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Warren police: Drugs played role in 2017 homicide spike

Homicides in Warren rise 200% in 2017

By Ed Runyan

Monday, June 11, 2018

By Ed Runyan

runyan@vindy.com

WARREN

Though the 2017 Warren Police Department annual report overall showed modest changes in crime statistics compared with recent years, one area stood out: homicides.

The department recorded 12 homicides in 2017, triple the number from 2016 and 2015, which saw four each.

Capt. Rob Massucci, the department’s chief of detectives, said 2017 was strange in that “we were really low [in homicides] until a point [in July] where all hell broke loose.”

On July 8, Arteum Brodeur, 24, stabbed to death Michael Krevas, 31, along North Park Avenue just north of Courthouse Square.

Prosecutors said Krevas came after the Russian-born Brodeur over a woman and Brodeur responded with a knife.

When Brodeur was sentenced recently to eight years in prison, Krevas’ mother blamed drugs for her son’s death. Prosecutors agreed, saying Krevas had methamphetamine, cocaine and marijuana in his system.

Two days after the Krevas killing, Tyler Mitchell, 18, of Orchard Avenue Southeast, was found shot to death at 5:30 a.m. July 10 in the front yard of a home in the 2700 block of Burton Street Southeast.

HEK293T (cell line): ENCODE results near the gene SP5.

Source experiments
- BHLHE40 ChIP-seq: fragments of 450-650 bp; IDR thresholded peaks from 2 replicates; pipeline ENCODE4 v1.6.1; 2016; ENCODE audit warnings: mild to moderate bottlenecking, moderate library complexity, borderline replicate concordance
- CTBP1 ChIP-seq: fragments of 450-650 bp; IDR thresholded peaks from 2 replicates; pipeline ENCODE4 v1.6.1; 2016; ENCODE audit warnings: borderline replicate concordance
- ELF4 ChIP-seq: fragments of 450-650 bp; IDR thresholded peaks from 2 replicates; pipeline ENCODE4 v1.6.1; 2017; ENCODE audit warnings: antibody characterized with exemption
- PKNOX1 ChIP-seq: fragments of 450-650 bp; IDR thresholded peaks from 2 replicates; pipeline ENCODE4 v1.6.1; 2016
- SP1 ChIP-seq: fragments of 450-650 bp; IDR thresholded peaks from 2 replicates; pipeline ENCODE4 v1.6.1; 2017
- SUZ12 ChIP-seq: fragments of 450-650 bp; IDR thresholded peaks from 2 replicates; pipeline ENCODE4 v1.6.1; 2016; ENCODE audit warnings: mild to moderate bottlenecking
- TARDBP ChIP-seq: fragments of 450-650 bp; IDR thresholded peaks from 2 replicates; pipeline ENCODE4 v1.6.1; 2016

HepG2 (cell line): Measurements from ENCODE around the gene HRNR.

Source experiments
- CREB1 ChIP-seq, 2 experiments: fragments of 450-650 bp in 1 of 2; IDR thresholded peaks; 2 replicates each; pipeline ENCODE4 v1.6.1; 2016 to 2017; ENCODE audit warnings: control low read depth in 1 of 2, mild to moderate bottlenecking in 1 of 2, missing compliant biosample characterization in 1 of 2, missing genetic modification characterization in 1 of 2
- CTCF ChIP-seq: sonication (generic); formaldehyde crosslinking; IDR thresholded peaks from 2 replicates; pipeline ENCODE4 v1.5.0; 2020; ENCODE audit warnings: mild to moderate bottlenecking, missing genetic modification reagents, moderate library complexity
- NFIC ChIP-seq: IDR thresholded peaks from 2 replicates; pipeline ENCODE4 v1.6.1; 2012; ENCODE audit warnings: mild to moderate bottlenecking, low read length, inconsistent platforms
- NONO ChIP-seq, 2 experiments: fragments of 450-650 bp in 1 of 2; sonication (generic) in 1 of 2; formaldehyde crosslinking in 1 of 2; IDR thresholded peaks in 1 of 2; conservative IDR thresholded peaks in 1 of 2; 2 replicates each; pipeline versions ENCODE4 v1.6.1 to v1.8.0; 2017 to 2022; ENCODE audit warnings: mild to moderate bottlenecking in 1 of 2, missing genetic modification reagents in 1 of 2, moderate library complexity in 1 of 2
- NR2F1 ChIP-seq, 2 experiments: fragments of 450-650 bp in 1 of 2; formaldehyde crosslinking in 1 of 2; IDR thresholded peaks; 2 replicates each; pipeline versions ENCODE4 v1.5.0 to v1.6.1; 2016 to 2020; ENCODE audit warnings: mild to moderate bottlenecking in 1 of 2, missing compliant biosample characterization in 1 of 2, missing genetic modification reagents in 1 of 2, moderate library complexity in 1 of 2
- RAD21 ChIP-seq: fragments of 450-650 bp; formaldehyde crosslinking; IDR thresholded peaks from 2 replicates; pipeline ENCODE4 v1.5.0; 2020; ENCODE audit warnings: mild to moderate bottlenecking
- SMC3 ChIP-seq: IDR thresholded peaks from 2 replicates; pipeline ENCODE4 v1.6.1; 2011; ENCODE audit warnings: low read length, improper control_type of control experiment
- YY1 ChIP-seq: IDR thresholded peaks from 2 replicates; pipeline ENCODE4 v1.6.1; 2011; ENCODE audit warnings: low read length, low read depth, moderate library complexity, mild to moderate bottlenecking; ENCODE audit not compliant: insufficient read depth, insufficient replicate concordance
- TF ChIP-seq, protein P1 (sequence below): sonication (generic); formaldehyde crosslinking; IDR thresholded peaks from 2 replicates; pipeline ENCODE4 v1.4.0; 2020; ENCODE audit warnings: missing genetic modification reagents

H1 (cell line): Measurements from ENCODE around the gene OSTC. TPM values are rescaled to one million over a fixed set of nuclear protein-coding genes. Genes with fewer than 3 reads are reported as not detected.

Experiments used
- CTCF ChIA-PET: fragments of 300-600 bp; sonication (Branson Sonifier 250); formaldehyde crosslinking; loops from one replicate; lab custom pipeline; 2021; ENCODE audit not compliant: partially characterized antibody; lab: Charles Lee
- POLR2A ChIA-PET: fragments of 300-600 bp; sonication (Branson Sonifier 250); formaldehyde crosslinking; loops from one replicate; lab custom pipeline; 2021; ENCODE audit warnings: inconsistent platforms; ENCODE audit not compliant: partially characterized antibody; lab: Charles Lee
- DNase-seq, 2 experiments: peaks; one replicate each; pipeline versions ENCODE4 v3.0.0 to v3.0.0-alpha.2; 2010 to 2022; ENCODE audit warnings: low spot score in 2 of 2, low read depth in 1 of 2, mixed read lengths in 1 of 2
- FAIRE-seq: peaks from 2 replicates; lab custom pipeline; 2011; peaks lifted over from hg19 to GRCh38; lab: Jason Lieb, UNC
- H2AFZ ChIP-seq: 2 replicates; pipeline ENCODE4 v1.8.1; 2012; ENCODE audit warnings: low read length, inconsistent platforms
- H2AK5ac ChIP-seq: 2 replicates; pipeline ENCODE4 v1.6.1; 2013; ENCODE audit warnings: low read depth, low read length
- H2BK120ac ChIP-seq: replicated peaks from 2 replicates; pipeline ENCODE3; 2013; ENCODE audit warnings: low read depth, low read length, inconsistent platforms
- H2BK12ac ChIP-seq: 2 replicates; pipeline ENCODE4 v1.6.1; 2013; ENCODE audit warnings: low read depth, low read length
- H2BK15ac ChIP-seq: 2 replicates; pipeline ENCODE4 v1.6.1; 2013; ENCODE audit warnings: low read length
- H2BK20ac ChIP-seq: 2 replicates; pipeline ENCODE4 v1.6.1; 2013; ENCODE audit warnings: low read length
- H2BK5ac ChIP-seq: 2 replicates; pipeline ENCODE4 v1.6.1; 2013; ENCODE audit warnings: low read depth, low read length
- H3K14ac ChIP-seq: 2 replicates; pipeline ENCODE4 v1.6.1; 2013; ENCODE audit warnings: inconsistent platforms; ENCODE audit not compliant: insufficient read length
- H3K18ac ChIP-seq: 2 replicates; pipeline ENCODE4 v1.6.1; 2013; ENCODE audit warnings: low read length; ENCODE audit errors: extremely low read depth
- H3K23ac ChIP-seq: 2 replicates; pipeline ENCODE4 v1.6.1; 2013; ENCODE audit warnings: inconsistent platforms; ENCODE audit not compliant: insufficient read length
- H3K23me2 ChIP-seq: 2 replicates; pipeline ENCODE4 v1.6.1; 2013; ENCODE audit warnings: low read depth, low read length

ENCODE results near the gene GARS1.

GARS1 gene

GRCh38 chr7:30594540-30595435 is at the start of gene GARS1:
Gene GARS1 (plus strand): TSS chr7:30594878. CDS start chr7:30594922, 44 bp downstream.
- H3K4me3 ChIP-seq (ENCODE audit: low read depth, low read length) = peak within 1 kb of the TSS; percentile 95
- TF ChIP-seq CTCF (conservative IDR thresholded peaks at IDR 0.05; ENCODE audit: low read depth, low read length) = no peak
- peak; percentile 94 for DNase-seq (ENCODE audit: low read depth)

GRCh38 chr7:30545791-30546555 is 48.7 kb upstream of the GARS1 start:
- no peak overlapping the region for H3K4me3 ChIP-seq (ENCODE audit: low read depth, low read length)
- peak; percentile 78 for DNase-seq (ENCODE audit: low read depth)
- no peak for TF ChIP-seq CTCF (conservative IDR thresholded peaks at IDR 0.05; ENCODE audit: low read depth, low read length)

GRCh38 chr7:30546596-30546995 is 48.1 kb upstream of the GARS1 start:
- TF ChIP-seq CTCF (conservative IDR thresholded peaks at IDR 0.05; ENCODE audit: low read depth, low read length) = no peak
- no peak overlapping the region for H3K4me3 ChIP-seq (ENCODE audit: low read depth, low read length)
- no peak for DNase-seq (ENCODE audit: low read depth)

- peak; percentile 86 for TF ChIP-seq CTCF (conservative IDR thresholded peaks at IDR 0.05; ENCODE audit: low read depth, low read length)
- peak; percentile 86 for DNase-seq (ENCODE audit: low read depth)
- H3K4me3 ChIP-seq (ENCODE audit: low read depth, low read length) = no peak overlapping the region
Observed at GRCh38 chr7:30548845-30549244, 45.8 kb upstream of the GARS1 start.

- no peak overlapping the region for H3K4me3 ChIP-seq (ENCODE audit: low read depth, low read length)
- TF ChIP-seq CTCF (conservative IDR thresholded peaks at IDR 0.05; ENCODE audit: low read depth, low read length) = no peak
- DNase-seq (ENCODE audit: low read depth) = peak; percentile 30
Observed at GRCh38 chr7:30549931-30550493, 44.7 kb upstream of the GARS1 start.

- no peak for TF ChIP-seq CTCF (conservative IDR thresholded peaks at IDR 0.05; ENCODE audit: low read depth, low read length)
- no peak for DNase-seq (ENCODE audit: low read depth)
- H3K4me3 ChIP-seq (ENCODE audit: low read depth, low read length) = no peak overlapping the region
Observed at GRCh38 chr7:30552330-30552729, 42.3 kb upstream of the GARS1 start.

On July 24, the body of Michael C. Walker, 31, was found in his burned out minivan on Pershing Avenue Southwest. It was ruled an accidental drug overdose, though the circumstances suggested homicide, and sources told detectives Walker may have been a target for drug-related issues.

Massucci said through the rest of 2017, investigators repeatedly heard the homicide victim had been targeted for ripping off a drug dealer.

“Probably more than half were like that,” Massucci said of the 12 homicides. “There’s not many situations where drugs were not involved,” Massucci said. “In the drug world, if you rip someone off, [the consequence is] usually an assault.”

Trumbull County overdose-death stats from late 2017 suggest that drug abuse was out of control during that time.

There were an average of 11.5 overdose deaths per month in the county in 2017 and a total of 135 for the year, a record number. But the worst month for overdose deaths was September, when there were 24. September 2017 also was the worst month of 2017 for drug overdoses – both survived and fatal – according to the county’s General Health District.

The number of homicides so far in 2018 is similar to the number at this point in 2017 – three so far this year, two at this point in 2017. But overdose deaths this year are lower than in 2017. There were five per month the first two months of this year, but the average was 9.2 per month the first five months of 2017.

Massucci said he’s guessing the reason for fewer overdose deaths is the availability of the opiate-reversal drug naloxone in people’s homes.

He also thinks addicts have finally gotten the message about the danger of dying from using heroin and fentanyl.

The annual report indicates the police department has done its part to revive overdose victims with officers’ administering of naloxone, which they started carrying in their cruisers in 2015. Officers administered it 20 times on overdose victims in 2015, 94 times in 2016 and 165 times last year.